So for the last … 36 days or so, I have been participating in the 100 Happy Days Project, aka #100happydays
A few friends of mine on Facebook and Instagram were participating and I kept seeing these great pictures – some brilliant moments, some amazingly ordinary ones – with the hashtag #100happydays and then the day it was (Like, Day 35). I noticed them at the beginning of July, in one of my post-studying brain cooling exercises where I lay on my bed and paged through blogs and instagram. At first I was kind of like “What is this? Weirdness …” then I kept seeing photos pop up, hashtags … tagged. And I decided to look it up.
That investigation led me here.
Basically, here’s the idea: for 100 days, you document one thing a day, one thing that makes you happy. The statistics are staggering – unhappiness is everywhere. How many of us feel the weight of the world on our own shoulders? Sometimes so much so that it feels impossible to smile and mean it. Added to this are commercials and instagram accounts and other such things, photos and ads that pile on top of each other showing us the better life – the good life, and it always seems just a little out of reach.
I think the digital world and social media has made this more prevalent than it used to be. Mind, I grew up – I became an adult – as social media began to flourish, so I am definitely not an expert on the world as it was pre-Myspace. But I imagine even if it did exist (and yeah, I know, it did) it existed with less prominence. Nowadays, you log on and see beautiful homes, five-star vacations, perfect make up and decadent meals prepared for Monday night dinner. Perfection – if you take all the photos and string them into perfection, so easily you see a life perfected.
You don’t see the moments that make the picture, of course – the part where the budding chef is covered in flour dust and egg yolk, or the house is cluttered with boxes and clothing that’s been thrown about. You don’t see the price tag that comes with the holidays or the hundreds of selfies that didn’t really work out before you posted the one that did.
The Boy usually makes fun of me for that – for the three or four pictures I will take of one plate of food, while he waits to eat impatiently behind me so as not to wreck the lighting, of the one plated dish, or the weird contortion of my body as I try and take the perfect selfie. He has, sagely I will add, pointed out that I am propagating the stereotype – the idea that life is about perfection, and I guess he’s right. Or at least, there is some truth in it – I am just adding to the mountain of unattainability. And yet … when something goes right, how hard is not to document it? Right?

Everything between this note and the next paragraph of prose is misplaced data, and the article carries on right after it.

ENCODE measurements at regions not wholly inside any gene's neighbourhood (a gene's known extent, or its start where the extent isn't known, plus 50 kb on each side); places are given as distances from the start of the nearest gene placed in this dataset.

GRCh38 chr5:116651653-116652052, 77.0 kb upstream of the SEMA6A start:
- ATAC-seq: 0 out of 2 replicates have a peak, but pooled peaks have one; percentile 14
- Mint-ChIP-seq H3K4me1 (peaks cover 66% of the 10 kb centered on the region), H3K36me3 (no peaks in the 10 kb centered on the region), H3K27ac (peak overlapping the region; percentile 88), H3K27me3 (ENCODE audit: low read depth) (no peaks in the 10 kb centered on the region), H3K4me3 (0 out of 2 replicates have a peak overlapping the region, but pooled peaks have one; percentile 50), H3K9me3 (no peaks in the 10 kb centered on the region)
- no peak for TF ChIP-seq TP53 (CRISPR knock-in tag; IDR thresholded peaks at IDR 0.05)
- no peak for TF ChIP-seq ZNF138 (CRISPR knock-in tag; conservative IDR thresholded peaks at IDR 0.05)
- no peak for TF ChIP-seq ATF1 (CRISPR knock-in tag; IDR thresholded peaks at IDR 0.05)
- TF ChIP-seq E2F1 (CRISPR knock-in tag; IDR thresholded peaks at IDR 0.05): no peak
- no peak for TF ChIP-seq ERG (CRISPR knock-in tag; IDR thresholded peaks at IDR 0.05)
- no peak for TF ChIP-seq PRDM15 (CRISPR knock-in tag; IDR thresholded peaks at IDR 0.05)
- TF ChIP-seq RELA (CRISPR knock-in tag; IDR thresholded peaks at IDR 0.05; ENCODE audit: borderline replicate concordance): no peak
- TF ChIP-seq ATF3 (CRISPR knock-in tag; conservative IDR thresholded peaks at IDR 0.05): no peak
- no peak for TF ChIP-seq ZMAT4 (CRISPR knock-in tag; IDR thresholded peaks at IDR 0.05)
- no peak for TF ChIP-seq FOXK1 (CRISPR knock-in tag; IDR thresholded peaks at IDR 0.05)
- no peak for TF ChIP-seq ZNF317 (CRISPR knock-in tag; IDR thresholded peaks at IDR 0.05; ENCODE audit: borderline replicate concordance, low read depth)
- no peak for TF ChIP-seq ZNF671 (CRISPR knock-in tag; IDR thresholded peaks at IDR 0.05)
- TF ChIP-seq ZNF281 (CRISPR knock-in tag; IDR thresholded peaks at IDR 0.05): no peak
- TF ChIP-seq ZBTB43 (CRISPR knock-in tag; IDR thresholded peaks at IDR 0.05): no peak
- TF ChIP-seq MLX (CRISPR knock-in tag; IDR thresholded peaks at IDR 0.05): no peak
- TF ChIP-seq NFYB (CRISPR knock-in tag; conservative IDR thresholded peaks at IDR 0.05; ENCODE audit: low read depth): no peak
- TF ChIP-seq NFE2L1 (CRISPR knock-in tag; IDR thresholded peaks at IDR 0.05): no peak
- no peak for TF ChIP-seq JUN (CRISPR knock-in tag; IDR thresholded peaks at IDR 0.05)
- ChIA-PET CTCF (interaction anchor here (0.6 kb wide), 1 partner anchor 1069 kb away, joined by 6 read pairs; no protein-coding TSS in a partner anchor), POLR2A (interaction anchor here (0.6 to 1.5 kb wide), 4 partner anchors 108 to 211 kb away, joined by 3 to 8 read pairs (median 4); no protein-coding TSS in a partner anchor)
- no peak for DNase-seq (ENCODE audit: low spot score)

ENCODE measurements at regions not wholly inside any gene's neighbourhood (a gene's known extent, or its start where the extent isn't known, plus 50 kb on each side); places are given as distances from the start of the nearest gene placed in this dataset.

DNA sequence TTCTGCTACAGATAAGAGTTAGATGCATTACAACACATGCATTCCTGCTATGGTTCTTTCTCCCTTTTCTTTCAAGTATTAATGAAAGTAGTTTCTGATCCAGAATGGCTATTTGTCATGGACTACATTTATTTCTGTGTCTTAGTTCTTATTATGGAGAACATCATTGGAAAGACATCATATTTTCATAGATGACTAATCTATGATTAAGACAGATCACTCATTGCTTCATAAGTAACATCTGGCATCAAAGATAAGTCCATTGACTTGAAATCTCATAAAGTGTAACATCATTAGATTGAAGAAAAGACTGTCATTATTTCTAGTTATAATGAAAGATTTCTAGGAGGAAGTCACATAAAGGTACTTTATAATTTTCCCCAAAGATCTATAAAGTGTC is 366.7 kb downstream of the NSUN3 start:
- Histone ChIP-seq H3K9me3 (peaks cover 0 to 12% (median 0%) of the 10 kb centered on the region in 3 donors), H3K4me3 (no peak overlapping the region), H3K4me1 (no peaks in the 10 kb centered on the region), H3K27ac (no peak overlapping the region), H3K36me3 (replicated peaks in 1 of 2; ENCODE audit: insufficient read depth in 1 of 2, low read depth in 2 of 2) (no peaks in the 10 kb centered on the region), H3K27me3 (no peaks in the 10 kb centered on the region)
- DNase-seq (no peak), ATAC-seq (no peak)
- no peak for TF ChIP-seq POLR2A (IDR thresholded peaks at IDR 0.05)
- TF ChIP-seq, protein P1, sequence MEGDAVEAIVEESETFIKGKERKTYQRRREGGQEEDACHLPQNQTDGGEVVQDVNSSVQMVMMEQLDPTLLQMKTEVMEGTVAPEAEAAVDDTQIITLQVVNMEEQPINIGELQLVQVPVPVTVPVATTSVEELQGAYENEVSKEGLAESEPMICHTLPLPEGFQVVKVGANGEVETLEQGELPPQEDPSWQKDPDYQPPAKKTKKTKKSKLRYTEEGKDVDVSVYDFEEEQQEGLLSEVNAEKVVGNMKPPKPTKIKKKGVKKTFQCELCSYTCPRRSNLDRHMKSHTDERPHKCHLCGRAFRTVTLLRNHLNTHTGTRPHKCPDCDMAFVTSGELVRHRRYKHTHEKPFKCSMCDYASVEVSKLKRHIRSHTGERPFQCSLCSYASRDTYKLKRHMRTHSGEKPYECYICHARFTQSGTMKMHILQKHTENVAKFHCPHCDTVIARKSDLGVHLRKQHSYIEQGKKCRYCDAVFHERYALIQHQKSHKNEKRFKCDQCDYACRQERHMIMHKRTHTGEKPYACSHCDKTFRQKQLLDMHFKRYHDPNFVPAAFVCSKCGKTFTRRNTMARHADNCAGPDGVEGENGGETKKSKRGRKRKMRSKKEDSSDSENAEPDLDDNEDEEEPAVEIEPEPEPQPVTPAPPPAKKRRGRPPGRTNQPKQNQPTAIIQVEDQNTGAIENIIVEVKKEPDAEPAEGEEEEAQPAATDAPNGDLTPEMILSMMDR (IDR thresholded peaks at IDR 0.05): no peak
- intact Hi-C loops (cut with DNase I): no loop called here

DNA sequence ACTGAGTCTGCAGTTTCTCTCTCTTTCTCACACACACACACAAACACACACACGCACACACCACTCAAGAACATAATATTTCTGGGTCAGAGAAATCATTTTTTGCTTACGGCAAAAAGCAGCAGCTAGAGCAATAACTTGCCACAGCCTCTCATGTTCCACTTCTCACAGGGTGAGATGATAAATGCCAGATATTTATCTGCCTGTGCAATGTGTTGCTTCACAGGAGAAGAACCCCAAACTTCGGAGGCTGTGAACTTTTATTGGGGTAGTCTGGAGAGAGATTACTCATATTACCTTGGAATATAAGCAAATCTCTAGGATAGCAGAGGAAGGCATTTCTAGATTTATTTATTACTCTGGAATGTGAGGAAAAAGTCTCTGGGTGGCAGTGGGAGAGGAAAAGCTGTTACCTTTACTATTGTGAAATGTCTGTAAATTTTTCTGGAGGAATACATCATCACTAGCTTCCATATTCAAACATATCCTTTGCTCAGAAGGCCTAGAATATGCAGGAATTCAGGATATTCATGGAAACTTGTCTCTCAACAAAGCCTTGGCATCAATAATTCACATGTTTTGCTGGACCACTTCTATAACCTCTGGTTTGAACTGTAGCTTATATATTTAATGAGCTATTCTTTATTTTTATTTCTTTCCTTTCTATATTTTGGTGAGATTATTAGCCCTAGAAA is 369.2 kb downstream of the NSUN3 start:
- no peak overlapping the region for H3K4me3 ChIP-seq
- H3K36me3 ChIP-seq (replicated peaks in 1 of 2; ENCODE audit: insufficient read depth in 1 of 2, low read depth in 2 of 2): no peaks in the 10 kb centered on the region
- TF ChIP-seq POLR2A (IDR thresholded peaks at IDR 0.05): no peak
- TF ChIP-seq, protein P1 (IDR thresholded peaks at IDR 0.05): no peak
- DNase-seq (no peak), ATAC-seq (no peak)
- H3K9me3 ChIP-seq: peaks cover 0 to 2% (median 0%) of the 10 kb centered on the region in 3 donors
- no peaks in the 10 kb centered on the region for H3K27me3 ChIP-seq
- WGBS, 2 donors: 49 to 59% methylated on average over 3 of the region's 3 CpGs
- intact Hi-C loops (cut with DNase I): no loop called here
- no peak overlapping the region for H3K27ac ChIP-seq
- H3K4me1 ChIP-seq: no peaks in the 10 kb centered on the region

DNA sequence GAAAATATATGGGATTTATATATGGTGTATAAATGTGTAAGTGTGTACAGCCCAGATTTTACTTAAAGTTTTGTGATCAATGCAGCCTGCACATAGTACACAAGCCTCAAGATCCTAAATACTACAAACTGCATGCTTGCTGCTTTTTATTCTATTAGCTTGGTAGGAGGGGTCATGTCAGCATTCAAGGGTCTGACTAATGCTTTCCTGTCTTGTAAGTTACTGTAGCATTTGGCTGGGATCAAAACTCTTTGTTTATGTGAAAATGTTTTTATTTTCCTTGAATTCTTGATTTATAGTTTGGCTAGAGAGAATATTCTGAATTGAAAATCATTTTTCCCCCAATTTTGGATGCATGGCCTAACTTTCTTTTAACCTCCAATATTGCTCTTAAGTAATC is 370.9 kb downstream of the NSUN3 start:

And so the 100 Happy Days intrigued me.
I mean, I am all for documenting. I like the idea of documenting for my future self, for any offspring or friends or hell, even for my mother’s sanity as she sits at her computer some 3000 miles away, pining for me (heh heh). And moreso, I am for documenting the little things that make me happy – from clean, fresh smelling (vanilla and lemon!) laundry to my early morning tennis match with the spouse. The little things that make me happy, the ordinary moments in my life that remind me to keep smiling.
That way, I have an account of all the things that make me happy.
And really – what a great idea!
Document your happiness – remind yourself that happiness is possible, that it is desirable that it should be a priority.
So, here we are – 37 days in, another 63 to go. I’ll report back occasionally with my thoughts, how it’s going and what I think of the merits of this. As of right now, I think that it’s a well thought out exercise and I can’t wait to extend beyond the original 100 days! 🙂
By happy, my friends!